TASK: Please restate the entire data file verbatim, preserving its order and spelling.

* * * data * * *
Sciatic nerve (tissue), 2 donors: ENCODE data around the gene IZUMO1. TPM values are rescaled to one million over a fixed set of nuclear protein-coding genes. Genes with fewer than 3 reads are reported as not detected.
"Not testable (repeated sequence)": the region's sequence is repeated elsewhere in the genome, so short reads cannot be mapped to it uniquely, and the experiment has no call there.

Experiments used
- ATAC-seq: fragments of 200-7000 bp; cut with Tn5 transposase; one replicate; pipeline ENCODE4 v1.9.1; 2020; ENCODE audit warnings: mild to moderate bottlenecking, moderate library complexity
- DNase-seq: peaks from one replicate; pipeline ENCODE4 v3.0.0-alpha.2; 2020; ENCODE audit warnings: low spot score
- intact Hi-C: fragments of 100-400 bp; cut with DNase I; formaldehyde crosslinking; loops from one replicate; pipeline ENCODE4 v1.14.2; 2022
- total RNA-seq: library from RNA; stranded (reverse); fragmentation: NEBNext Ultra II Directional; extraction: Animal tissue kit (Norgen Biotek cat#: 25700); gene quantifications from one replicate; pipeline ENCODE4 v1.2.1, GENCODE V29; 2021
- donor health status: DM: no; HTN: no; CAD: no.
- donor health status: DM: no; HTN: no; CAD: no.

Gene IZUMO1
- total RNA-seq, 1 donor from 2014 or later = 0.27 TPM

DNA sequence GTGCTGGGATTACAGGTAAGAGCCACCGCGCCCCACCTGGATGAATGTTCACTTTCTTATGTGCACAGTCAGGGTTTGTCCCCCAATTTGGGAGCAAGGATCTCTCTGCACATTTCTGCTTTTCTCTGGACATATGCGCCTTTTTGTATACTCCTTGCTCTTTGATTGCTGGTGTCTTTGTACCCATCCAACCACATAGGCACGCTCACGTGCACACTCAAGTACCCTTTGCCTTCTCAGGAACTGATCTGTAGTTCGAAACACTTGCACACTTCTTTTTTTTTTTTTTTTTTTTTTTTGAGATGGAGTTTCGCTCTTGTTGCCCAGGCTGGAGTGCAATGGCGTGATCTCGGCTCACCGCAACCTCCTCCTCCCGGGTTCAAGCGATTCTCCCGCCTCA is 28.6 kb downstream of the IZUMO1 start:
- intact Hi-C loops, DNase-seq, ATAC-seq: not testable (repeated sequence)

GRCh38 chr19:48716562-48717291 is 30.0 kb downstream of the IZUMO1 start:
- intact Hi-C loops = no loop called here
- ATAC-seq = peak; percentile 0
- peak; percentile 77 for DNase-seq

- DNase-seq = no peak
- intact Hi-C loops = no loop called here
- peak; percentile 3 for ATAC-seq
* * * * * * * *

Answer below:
Sciatic nerve (tissue), 2 donors: ENCODE data around the gene IZUMO1. TPM values are rescaled to one million over a fixed set of nuclear protein-coding genes. Genes with fewer than 3 reads are reported as not detected.
"Not testable (repeated sequence)": the region's sequence is repeated elsewhere in the genome, so short reads cannot be mapped to it uniquely, and the experiment has no call there.

Experiments used
- ATAC-seq: fragments of 200-7000 bp; cut with Tn5 transposase; one replicate; pipeline ENCODE4 v1.9.1; 2020; ENCODE audit warnings: mild to moderate bottlenecking, moderate library complexity
- DNase-seq: peaks from one replicate; pipeline ENCODE4 v3.0.0-alpha.2; 2020; ENCODE audit warnings: low spot score
- intact Hi-C: fragments of 100-400 bp; cut with DNase I; formaldehyde crosslinking; loops from one replicate; pipeline ENCODE4 v1.14.2; 2022
- total RNA-seq: library from RNA; stranded (reverse); fragmentation: NEBNext Ultra II Directional; extraction: Animal tissue kit (Norgen Biotek cat#: 25700); gene quantifications from one replicate; pipeline ENCODE4 v1.2.1, GENCODE V29; 2021
- donor health status: DM: no; HTN: no; CAD: no.
- donor health status: DM: no; HTN: no; CAD: no.

Gene IZUMO1
- total RNA-seq, 1 donor from 2014 or later = 0.27 TPM

DNA sequence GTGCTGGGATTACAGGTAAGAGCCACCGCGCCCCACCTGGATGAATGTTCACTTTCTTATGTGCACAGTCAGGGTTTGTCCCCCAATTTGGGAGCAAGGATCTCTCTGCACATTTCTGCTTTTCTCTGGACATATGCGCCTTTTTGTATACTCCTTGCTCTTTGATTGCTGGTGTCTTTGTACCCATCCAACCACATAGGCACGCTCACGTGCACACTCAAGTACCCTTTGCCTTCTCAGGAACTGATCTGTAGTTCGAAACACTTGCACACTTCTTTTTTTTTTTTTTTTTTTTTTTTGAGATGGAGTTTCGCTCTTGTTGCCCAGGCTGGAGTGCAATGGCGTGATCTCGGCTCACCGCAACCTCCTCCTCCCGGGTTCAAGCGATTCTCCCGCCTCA is 28.6 kb downstream of the IZUMO1 start:
- intact Hi-C loops, DNase-seq, ATAC-seq: not testable (repeated sequence)

GRCh38 chr19:48716562-48717291 is 30.0 kb downstream of the IZUMO1 start:
- intact Hi-C loops = no loop called here
- ATAC-seq = peak; percentile 0
- peak; percentile 77 for DNase-seq

- DNase-seq = no peak
- intact Hi-C loops = no loop called here
- peak; percentile 3 for ATAC-seq